Lee Ellen often has to warn me against being a spoiler when it comes to fiction, so I will restrain myself with the characters and plot of Bruce’s wonderful novel. In the Bear’s House is partly a coming-of-age story, with young, hearing-impaired Will – known as Trout – as one of the two main characters. The narrative structure alternates between the third-person relating of Trout’s experiences and inner world, and first-person accounts by Clare, Trout’s mother. The story opens and remains for a long while in Calgary and the surrounding landscape, then moves to the country west of Edmonton and Rocky Mountain House – Kooteney Plains, the North Saskatchewan, the foothills and mountains of Jasper.
I want to quote and heartily second the cover blurb by poet Phil Hall: “I have always read Bruce Hunter because his wide integrity and his deep craft are equal. He uses words carefully because he has earned them. This is a coming-of-age story about Scots in working-class Calgary. Later, to the north-west, high crags, forest fire trails, hard lessons. Here is a life-affirming, place-affirming, wise mountain of a book.”
Clare’s sections make this equally, and remarkably, the story of a woman experiencing a different kind of coming-of-age – the adult kind of long-term rites de passage we all must or should undergo – in Clare’s case, as a working-class mother, wife, and home-maker in the 1960s-1970s; and as a woman of exceptional intelligence and talent, mostly side-lined, who must reclaim and enact that huge part of herself. As a male reader, my praise of a woman character crafted by a male writer may be called into question. However, based on my decades of living and of reading fiction, I was quite impressed and moved by Bruce’s ability to create an eminently complex, memorable, likable, admirable, inspiring, and convincing woman protagonist.
As for Trout, I’ll simply say that he is richly conceived and realized, utterly endearing, and unforgettable.
Also unforgettable, vibrantly drawn, and hugely admirable, are Trout’s Uncle Jack and Aunt Shelagh, along with a Stony elder, Silas Moses, and his grand-daughter, Carrie. But I will say no more about them.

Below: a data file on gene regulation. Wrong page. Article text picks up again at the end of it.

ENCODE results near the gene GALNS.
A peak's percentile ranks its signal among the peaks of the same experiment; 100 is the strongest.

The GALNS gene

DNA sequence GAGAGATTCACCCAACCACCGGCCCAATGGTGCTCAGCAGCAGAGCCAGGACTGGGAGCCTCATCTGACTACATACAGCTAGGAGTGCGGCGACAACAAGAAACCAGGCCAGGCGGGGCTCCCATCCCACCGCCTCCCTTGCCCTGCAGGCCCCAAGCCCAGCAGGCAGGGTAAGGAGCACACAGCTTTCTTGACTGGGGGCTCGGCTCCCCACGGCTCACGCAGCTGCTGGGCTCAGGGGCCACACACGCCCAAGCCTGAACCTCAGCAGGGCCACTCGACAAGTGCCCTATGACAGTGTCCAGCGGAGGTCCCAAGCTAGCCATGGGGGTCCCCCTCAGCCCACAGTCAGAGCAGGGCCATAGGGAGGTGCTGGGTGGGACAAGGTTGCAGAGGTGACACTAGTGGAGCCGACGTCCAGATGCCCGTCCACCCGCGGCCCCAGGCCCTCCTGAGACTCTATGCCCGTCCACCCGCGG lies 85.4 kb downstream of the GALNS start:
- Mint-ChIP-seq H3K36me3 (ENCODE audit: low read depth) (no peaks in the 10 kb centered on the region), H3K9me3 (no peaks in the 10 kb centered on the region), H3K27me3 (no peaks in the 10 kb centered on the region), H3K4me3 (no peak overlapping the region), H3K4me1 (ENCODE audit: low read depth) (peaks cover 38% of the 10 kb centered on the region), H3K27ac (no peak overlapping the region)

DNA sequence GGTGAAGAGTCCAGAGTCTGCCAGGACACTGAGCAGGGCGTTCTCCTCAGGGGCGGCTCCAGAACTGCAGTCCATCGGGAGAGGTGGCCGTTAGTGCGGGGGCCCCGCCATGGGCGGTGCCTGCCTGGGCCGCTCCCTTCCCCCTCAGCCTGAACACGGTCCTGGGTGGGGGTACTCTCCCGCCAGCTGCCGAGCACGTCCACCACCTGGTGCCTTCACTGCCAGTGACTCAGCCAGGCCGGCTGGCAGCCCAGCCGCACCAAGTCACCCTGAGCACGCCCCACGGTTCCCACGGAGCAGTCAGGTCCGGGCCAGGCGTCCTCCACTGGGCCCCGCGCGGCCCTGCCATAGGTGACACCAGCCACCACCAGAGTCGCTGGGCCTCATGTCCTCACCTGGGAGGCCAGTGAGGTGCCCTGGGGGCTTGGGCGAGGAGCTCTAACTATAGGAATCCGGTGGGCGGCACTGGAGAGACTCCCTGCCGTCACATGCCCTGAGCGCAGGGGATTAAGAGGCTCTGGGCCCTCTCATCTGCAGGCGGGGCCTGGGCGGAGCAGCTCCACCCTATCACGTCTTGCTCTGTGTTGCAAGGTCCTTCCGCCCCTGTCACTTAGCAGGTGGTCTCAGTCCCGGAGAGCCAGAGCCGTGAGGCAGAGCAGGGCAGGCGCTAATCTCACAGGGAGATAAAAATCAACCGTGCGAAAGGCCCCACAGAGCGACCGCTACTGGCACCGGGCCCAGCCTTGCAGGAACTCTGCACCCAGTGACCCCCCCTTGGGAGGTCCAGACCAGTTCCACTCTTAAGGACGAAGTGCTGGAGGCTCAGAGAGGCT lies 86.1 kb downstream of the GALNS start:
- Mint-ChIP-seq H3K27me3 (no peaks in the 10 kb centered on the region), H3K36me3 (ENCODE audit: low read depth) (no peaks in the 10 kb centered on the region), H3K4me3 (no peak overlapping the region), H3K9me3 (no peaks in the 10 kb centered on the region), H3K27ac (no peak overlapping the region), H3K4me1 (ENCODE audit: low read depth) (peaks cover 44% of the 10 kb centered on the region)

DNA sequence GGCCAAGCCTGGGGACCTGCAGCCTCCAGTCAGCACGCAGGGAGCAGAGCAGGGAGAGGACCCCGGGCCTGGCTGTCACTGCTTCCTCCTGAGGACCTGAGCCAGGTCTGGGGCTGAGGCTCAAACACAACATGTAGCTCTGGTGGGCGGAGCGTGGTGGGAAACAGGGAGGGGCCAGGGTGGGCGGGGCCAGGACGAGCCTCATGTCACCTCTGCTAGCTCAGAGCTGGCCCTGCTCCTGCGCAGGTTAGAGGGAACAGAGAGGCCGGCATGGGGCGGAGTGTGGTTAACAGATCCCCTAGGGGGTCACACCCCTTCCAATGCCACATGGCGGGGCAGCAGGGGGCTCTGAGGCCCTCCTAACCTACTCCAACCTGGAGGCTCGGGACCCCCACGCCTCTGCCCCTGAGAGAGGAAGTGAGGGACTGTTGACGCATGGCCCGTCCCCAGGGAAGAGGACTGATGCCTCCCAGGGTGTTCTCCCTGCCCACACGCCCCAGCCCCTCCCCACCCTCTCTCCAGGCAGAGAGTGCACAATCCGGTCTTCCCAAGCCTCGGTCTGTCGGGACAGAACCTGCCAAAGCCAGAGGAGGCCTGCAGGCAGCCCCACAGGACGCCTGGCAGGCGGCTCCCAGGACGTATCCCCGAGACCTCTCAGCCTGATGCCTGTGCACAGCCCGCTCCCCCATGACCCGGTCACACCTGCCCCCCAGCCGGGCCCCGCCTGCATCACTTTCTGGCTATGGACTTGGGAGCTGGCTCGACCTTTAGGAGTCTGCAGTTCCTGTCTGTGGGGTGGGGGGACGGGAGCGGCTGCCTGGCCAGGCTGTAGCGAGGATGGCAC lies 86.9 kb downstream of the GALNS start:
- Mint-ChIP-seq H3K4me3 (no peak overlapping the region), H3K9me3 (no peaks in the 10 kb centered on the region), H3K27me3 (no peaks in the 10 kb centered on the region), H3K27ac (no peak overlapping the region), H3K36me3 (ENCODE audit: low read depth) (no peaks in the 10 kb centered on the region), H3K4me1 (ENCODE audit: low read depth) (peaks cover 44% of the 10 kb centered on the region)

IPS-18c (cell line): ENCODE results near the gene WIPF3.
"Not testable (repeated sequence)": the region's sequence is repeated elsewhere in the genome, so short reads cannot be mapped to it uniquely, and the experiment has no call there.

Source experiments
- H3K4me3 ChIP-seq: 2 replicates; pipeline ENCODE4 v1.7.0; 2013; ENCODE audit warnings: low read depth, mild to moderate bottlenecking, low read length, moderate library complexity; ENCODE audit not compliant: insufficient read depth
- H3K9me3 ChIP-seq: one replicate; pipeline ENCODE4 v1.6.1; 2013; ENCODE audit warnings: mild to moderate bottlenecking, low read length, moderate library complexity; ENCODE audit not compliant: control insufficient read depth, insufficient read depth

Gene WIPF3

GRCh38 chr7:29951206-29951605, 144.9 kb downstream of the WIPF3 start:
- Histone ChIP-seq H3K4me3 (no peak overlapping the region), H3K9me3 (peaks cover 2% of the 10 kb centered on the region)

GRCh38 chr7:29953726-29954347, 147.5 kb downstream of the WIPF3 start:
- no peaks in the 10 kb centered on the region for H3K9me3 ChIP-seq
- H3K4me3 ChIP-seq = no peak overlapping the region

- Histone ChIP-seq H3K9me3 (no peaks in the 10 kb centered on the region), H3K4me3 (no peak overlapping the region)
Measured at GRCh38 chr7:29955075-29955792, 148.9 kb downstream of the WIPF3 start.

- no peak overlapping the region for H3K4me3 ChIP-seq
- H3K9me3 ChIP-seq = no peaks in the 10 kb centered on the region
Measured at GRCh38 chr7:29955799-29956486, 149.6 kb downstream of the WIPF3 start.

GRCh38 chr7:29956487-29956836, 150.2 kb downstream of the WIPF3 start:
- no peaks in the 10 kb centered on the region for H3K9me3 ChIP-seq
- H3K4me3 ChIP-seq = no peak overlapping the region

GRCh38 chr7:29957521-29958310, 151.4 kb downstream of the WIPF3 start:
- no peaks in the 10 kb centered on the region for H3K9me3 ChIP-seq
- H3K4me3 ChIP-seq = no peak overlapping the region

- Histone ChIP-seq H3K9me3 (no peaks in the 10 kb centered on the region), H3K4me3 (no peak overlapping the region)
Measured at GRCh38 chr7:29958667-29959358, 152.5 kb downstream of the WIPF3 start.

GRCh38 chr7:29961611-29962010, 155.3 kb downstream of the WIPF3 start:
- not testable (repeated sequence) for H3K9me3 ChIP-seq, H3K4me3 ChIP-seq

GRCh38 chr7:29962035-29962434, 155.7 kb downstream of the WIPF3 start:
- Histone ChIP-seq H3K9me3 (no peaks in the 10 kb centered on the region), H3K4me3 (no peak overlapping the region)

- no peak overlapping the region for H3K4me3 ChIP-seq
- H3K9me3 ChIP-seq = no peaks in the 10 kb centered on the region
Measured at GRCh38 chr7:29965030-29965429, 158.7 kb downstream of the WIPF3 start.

There are suspenseful events and conflicts, ranging from the consequences of Trout’s disability to larger dramas in the northern mountains and valleys. But most of the novel’s suspense emanates from the characters’ inner lives and relationships, and this, along with Bruce’s deep appreciation of the landscape and understanding of these places, is where Hall’s “wise mountain of a book” is so applicable.
Finally, the language of the novel is everywhere vivid, evocative, captivating. He is a fiction-writing poet for whom the poetry serves the story and characters, without stealing the stage and showing off. The writing subtly dazzles. There’s nitty-gritty writing rooted in Bruce’s working class background: “He slung a climbing rope over his shoulders and took the Winchester rifle from the gun rack in the cab.” And there is language that crests from the page: Trout gets a new gold-receiver hearing aid and “Hearing brought new words with sharp flint edges that sparked when they struck.” He collects sea shells, and has a special conch: “In his blue-walled room he picked up his shells, caressed them one by one: comfort, order and calm. He held up the conch with its pearled knobs crowning it. He put it to his ear. Nothing. He held it against the gold receiver, which hung above his heart. Noise. Not the sea, which he’s never seen. But a sound like it: washing, circling, hinting.”
You do not have to discover that your ancestry is half-Albertan, or Scots, in order to love this novel. You just have to read Clare’s first words on the first page – “He was my first born, my blue baby, my water baby” – and Trout’s – “This was the place he’d hide, the deaf boy named Trout” and you will, I hope, be hooked. And, waving fare-thee-well to them later, know and care for these people and places as if they’re also your own.